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Front Page | UK | In depth | The Golden Jubilee
The Golden Jubilee 1952-2002


It's our working jubilee too!


Val Proudfoot
Les Henry
David Conn
Jim Kerr
Jack Shirvell
Tom Griffith
Lesley Eke
Audrey Hawkin
Dai Owen
Jim Dade
Sadie Jefferson
James Finlay
Jim Dade
Jim Dade started working as a door-to-door salesman for Kleeneze in 1952.

Although he no longer sets off on his rounds with a suitcase full of wares, Jim still likes to maintain the one-to-one sales approach, spending time with his customers, guiding them through the catalogue of products.

At 76, and still with some of the same customers he had 40 years ago, Jim has seen many changes to the business.

"The commission back then was 40%, the dearest thing you could sell was about 30 bob and the cheapest was a half crown tin of polish and we would sell many many of those," he explained.

"I would regularly do about 200 deliveries a week and fill up four, fifty-page order books most of the weeks."

Your own boss

Although selling products for Kleeneze the job has meant he has been self employed.

"What you do is exactly what you get out of it. If you don't go out and work you don't get any money but you can please yourself exactly what you do."


Jim has been visitng some customers for 40 years
"I had a family of five to keep and I had to earn money and the customer was the most important person - without customers you didn't have a business, you gave them service and they welcomed you 'My Kleeneze man' they would say, and that's how we were addressed."

Serving Monty

Even though the daily process of selling products has always been the same Jim would never know what he was going to find.

He had a particular areas in which he would work and customers would get to know him well making him welcome, it became a very happy job.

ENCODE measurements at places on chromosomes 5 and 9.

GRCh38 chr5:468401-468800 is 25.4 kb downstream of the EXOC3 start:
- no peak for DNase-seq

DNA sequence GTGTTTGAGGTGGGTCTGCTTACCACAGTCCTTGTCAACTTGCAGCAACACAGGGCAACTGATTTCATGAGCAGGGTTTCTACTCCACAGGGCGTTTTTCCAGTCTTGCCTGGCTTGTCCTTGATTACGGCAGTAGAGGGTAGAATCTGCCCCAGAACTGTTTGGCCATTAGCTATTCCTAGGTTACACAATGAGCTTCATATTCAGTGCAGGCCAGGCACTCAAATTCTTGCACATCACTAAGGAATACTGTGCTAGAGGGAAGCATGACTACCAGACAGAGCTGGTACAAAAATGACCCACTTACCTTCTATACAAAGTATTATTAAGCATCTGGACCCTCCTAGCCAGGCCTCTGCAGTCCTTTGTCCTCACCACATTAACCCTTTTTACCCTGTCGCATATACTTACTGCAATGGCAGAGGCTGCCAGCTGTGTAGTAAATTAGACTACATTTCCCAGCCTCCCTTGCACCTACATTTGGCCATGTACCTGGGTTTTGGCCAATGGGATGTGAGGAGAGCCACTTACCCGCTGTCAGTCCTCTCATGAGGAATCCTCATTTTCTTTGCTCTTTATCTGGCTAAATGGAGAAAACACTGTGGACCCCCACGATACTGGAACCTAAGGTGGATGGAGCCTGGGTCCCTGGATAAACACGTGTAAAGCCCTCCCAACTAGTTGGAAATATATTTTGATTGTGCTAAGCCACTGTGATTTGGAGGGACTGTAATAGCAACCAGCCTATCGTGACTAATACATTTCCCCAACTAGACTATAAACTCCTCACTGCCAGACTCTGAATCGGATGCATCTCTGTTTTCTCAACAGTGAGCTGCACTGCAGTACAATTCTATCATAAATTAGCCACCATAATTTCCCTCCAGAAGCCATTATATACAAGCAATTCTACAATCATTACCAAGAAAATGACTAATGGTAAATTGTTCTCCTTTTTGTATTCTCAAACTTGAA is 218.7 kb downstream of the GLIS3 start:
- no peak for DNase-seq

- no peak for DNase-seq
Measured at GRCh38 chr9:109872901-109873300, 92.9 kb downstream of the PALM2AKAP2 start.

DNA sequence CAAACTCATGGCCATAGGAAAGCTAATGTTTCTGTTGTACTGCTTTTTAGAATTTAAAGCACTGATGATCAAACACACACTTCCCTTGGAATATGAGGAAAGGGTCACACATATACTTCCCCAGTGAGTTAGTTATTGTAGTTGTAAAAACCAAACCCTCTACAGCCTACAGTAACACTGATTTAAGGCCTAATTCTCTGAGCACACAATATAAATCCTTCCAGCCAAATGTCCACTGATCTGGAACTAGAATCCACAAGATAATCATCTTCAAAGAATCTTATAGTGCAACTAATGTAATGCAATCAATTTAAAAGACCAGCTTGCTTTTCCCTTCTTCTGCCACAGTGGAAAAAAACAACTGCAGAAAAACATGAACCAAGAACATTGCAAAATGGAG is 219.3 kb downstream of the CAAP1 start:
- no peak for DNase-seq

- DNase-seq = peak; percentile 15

"You never know what you're going to find - on one occasion I had to climb through a window to rescue a little girl who was stuck and I've had to drive customers to hospital - I've done all manner of things, even Field Marshall Montgomery was a customer."

Dying breed

However, over the years, the door to door salesman has become a dying breed and companies now have a different approach.


Jim won an award for his good sales record in 1964
There is no longer a need for the personal service that Jim's years of experience provides.

With the introduction of different types of marketing and a catalogue that has expanded from 30 to approximately 1,000 products, many agents merely act as delivery people.

"Anybody can do the sort of job I've been doing all these years because they just put the catalogue through the door - go back a couple of days later and collect the order and deliver a week or so later."

Nowadays the personal touch has gone.

Loving the job

"I do miss how it was, it is not so much of a family anymore - everyone knew each other from the boss to all the other agents, today there are thousands of agents."

Jim has found it very easy to cope with being in the same line of work for fifty years because he is doing something he loves.

"It's been my life and I've never even thought of looking for another job or retiring."

"I don't think there is the same pride in jobs today - that's a good job done, sort of thing."

"A lot of young people may stay in their jobs but a lot want to earn money quick and if they don't they want to move on."

After 50 years of service, Kleeneze sent Jim a huge bouquet of flowers to mark the occasion.

Does Jim feel any different?

"The Queen is the same age as me, we got married in the same year and we started the same job together, I see she had a card delivered to her and I was looking outside to see if I had one but I didn't but life just carries on the same."

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